Advice on video of Ethidium Bromide gels needed.

Ross Whetten rosswhet at forbt2.nrrc.ncsu.edu
Wed Dec 9 11:32:34 EST 1992


In article <ByuwzJ.n21 at nic.umass.edu>, AAT at UCSVAX (Gus Trautweiler) writes:
|> The lab I'm working in is in the process of converting from the use of Polaroid
|> snapshots to a video system for the recording of Ethidium Bromide stained gels. 
|> The following is the set-up is what we have AND is currently unsatisfactory in
|> comparison to the Polaroid.  We have considered buying a scanner and lots of
|> film vs the video. The problem is not enough resolution. Please email any 
|> experiences or advice.  It will be greatly appreciated. Thank You!
|> 	
|> 			Sony video graphic printer	UP-870MD
|> 			Sony video camera		AVC-D7
|> 			Sony camera adapter		CMA-D7
|> 			Fujinon-tv zoom lens		H6x12.5R, 1:1.2/12.5-75
|> 
|> 
|> Gus Trautweiler (The Reporter Gene!) *%%*     *%%*       *%%*     *%%*       *%%
|> Plant & Soil Science: Biotechnology  |  | % % |  | %   % |  | % % |  | %   % | 
|> University of Massachusetts  |   %   |  |  %  |  |   %   |  |  %  |  |   %   |
|> AAT at UCC.UMASS.EDU   |     |  | %   % |  | % % |  | %   % |  | % % |  | %   % |
|> %*     *%%*      *%%*     *%%*       *%%*     *%%*       *%%*     *%%*       *%%

Gus,
When you say not enough resolution, the first thing that comes to mind is failure to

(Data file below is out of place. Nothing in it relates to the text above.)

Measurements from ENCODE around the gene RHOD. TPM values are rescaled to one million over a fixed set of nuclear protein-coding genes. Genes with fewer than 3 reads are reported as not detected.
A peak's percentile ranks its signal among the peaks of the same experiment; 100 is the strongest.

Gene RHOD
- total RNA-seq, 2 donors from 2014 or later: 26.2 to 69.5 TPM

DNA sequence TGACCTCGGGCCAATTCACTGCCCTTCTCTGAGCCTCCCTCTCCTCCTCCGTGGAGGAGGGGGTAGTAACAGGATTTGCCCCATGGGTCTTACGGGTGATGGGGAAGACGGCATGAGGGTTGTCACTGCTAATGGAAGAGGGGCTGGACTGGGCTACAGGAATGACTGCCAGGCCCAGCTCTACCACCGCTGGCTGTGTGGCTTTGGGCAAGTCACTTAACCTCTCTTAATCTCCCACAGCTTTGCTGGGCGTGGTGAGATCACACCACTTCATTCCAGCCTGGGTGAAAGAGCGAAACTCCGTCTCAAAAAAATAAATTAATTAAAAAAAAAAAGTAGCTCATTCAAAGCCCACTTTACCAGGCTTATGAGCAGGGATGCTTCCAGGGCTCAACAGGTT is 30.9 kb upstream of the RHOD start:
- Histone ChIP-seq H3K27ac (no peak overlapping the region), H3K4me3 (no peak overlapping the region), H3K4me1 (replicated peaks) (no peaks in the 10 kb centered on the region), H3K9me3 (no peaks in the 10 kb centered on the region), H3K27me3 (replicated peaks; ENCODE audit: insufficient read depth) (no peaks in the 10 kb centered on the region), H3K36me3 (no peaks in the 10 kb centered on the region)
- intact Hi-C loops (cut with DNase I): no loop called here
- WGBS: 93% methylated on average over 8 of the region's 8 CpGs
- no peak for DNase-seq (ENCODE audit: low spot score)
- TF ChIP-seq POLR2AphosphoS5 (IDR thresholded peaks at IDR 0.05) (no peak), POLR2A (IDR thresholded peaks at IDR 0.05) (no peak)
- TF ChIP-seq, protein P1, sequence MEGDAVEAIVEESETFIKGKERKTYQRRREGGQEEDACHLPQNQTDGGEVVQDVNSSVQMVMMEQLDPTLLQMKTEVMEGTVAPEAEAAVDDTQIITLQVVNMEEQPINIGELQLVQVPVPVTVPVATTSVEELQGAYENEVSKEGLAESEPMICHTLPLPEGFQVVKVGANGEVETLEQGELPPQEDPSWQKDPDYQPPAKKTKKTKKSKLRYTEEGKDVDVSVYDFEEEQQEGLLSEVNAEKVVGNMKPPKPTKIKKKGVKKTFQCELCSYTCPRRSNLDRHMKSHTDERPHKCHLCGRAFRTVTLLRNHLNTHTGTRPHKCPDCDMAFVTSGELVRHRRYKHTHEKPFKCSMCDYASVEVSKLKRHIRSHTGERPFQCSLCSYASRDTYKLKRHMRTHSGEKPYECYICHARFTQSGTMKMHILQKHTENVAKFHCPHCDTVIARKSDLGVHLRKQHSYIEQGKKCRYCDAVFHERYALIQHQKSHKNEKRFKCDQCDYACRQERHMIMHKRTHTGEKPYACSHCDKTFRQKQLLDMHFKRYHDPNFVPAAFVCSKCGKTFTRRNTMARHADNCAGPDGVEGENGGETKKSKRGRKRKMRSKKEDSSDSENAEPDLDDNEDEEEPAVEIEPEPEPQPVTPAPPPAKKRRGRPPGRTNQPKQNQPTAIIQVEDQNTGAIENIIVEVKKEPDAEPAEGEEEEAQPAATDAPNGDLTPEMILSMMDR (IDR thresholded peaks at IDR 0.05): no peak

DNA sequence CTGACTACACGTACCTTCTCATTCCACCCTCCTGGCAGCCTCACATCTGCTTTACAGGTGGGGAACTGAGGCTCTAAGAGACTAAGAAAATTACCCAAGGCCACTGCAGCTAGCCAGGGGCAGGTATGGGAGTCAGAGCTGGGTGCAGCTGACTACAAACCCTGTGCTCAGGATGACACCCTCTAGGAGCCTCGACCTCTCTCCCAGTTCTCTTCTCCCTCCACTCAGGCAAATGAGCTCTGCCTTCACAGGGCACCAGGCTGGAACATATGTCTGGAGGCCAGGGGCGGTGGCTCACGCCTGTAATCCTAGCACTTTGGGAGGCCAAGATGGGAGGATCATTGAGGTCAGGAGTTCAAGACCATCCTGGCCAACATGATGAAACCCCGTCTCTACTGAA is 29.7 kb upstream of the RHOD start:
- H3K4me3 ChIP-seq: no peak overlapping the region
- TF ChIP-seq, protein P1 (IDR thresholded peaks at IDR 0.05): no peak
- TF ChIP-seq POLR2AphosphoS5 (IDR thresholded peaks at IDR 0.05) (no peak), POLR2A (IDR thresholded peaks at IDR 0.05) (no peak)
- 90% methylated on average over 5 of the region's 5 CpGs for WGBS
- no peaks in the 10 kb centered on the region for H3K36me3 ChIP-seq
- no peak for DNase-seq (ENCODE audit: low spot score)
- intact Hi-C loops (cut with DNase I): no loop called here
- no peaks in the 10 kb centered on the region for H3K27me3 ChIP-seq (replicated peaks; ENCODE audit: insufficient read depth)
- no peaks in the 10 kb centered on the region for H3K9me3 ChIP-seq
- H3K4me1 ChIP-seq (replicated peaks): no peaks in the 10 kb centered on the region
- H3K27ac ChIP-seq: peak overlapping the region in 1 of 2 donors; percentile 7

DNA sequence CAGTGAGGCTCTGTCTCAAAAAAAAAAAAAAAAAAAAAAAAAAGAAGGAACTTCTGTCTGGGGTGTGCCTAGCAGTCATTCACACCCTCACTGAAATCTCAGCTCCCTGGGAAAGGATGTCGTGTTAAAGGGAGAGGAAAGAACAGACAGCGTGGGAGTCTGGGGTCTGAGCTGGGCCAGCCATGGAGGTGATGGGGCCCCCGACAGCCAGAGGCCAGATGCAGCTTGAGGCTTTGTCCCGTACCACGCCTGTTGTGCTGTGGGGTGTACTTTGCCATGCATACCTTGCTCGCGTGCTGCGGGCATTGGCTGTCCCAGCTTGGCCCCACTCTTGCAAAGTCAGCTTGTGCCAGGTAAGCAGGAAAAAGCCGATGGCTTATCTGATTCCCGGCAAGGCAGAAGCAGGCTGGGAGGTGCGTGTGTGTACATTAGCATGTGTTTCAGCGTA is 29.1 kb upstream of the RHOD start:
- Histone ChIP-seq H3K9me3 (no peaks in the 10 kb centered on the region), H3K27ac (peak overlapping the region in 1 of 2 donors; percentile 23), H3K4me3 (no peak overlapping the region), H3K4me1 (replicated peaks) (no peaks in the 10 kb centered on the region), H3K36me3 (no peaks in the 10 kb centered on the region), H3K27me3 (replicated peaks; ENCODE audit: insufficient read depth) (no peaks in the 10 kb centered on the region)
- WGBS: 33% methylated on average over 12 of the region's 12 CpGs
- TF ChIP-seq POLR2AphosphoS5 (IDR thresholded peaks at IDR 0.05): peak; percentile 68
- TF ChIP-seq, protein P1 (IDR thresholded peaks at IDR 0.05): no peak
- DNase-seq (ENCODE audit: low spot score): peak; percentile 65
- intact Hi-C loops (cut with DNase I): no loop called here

resolve closely spaced bands. This is not a problem I have had (I don't own a video imaging
system yet, but I have demo'ed several). My major complaint has been insufficient
sensitivity, which can only be solved by buying a more sensitive camera, a frame integration
device or an image amplifier. One item that you don't mention in your list is a
bandpass filter to block the UV and IR emissions from the light box, but I presume you have
one or you wouldn't be seeing bands at all.
Regarding the scanner: I have a HP ScanJet Plus on a Mac IIci and I use NIH Image to analyze
the images. This is a nice set-up for doing analysis, but it doesn't replace Polaroids;
the Polaroid pictures are what we scan to get the image into the computer. When we get
the video system set up, we'll dispense with the Polaroid photography and the scanner and
send the gel image directly into the computer.
I'll be happy to share more of my experiences with various camera systems if there is interest,
either by mail or in the newsgroup.

Ross Whetten 
Research Assistant Professor 
Forest Biotechnology Group
North Carolina State University
Raleigh, North Carolina 27695-8008  USA
telephone or fax (919)515-7801
e-mail rosswhet at unity.ncsu.edu



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